• Inside Development

542 and counting

By Eliza Villarino04 January 2013

Leonard F. McCarthy, vice president for integrity at the World Bank. Photo by: Simone D. McCourtie / World Bank

Energoprojekt Niskogradnja has the dubious distinction of being the first company in 2013 to be debarred by the World Bank.

It joins 541 firms, nongovernmental organizations and individuals that the global lender has debarred since 1999. In 2012, the World Bank debarment list grew by 88.  

The debarment against the Serbian civil engineering and contracting company will last for a period of 2.5 years, according to a Jan. 3 announcement by the bank. The decision followed an admission by the firm that it had committed misconduct in a bank-funded roads and development project in Uganda.

“This case is just another example of why fighting corruption matters for the World Bank as well as for companies that are engaged in development projects,” said Leonard McCarthy, World Bank integrity vice president. “Clean business is smart business. We will pursue our efforts to maximize the value of infrastructure development.”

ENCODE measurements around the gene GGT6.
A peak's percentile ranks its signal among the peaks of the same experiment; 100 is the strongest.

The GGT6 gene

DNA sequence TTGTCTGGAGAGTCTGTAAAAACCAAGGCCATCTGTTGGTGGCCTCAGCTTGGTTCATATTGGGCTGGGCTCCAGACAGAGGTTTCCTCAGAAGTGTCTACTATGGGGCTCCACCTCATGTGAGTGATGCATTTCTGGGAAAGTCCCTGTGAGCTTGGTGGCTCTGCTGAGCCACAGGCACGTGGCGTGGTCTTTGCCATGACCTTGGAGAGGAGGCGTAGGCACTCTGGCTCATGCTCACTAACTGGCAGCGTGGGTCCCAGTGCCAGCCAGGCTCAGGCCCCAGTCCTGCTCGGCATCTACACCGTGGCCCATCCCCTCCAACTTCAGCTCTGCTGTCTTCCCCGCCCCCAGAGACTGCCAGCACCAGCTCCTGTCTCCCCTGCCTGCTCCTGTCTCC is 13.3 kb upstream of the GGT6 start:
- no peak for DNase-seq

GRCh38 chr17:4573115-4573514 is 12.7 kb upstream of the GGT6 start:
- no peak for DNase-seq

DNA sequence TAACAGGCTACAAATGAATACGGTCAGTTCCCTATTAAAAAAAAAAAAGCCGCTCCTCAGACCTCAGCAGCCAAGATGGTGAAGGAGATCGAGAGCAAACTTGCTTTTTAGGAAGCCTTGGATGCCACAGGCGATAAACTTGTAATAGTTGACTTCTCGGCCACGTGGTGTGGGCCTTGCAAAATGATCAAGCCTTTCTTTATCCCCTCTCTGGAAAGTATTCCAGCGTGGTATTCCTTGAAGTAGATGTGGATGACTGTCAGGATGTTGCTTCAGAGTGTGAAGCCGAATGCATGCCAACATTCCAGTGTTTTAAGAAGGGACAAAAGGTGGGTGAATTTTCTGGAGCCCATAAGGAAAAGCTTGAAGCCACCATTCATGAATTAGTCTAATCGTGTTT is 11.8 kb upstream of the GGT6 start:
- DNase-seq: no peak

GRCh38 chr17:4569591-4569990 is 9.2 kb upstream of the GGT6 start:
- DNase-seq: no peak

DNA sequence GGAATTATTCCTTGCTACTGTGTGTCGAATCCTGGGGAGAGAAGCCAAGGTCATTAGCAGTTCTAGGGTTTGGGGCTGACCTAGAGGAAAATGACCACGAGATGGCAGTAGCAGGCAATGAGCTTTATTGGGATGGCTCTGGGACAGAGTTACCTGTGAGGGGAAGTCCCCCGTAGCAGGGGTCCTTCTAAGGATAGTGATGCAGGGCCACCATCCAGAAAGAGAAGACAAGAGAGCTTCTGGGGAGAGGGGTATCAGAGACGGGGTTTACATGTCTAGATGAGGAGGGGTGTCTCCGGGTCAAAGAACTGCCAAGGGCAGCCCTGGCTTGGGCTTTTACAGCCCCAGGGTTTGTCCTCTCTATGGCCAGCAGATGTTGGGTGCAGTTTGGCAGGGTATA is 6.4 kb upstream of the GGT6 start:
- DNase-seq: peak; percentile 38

And because of an April 2010 agreement with other multilateral development banks, Energoprojekt Niskogradnja may face the same penalty from the African Development Bank, Asian Development Bank, Inter-American Development Bank and European Bank for Reconstruction and Development as well.

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About the author

Eliza villarino 400x400
Eliza Villarino

Eliza Villarino currently manages one of today’s leading publications on humanitarian aid, global health and international development, the weekly GDB. At Devex, she has helped grow a global newsroom, with talented journalists from major development hubs such as Washington, D.C, London and Brussels. She regularly writes about innovations in global development.


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